Wednesday, May 31, 2006

Klein Caught in Stem Cell Blow-back

California stem cell chairman Robert Klein was hoist on his own political petard during an ironic moment involving legislation to tighten oversight of the California stem cell agency.
The subject was SB401, which would be placed on the ballot for approval by voters.

Klein, an attorney and one of the main authors of Prop. 71, objected strongly to the proposal during the last meeting of the Oversight Committee. Among other things, he told the CIRM overseers:
"This is legislation that creates an initiative. So if this is passed, you can't even, if there's an error in it, you couldn't even change it with (normal) legislation. You have to go back to the voters with an initiative. So it's not just what's being attempted, but the form of what's being attempted. Is an initiative to the voters necessary? That's a question. And is an initiative to the voters premature?"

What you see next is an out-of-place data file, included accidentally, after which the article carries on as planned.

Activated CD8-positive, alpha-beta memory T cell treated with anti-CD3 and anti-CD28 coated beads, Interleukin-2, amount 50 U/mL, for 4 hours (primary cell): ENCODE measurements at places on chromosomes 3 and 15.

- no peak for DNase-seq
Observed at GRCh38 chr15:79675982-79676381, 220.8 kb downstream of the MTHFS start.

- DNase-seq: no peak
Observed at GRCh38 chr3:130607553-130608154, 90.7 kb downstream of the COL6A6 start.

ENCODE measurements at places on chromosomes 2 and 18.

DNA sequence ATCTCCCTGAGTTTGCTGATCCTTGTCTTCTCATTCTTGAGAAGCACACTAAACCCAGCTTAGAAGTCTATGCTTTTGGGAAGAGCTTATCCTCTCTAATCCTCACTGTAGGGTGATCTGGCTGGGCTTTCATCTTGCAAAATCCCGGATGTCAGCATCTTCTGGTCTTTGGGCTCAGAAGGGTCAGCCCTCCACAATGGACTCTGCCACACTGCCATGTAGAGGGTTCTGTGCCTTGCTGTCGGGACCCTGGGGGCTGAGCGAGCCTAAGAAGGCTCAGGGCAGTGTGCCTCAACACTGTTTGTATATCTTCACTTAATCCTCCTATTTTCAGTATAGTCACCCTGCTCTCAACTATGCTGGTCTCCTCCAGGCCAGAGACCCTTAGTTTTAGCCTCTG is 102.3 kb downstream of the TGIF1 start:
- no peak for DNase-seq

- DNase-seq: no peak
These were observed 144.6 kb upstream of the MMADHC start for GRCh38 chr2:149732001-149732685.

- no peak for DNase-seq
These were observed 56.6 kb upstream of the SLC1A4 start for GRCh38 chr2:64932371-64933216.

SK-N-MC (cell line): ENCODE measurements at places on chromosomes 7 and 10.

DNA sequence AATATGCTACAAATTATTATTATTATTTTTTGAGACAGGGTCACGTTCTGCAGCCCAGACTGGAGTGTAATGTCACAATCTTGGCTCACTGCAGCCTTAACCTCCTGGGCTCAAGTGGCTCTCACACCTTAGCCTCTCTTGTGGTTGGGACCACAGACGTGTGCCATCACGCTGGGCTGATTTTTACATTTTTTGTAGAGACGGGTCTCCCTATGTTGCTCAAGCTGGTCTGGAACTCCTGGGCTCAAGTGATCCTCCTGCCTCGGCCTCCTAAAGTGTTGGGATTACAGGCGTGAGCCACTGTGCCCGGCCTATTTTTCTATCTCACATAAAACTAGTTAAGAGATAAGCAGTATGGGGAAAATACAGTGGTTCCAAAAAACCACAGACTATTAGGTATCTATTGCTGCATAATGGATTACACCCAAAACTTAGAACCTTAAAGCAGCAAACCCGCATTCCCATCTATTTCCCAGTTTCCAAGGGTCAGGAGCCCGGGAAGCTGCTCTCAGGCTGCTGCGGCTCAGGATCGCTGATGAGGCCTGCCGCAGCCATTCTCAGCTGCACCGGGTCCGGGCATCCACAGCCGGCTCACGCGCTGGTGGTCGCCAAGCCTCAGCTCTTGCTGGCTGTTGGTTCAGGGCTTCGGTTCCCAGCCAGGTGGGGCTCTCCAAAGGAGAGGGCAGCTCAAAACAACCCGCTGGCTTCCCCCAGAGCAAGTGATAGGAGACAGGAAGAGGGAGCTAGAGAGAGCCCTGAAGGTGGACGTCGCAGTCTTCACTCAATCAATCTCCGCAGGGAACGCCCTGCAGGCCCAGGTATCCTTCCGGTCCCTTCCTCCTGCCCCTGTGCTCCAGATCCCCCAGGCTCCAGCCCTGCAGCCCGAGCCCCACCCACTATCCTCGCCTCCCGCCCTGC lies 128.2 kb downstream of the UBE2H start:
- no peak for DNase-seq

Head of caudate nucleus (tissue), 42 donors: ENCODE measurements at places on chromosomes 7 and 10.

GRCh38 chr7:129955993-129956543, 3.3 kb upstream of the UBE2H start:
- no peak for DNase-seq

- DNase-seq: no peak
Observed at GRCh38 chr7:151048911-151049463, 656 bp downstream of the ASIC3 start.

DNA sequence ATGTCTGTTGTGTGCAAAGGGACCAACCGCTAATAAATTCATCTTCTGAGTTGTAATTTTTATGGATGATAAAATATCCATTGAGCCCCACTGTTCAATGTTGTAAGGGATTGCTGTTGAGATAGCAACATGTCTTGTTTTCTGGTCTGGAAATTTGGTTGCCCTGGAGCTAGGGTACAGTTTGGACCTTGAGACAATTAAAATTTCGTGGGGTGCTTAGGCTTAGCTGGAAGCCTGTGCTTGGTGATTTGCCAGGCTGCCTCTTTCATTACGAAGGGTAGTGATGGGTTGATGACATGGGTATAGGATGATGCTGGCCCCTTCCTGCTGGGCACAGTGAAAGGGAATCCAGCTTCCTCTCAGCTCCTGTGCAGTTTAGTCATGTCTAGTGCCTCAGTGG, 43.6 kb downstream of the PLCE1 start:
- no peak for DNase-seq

Klein is exactly right – at least about the nature of SB401. He used the same technique (Prop. 71) to create the stem cell agency and froze out nearly all normal government oversight of CIRM. Klein sees the absence of what he perceives as political interference as an asset for the agency. That is why the folks that see defects in Prop. 71 – and there are many – have to resort to ballot measures to get the attention of CIRM. It happened last year at this time with SCA13, and it is happening again with SB401.

Just call it stem cell blow-back.

(For more on the views of the Oversight Committee concerning SB401, see the transcript of the April 27 meeting. The subject comes up again this Friday at the next meeting of the group.) Sphere: Related Content

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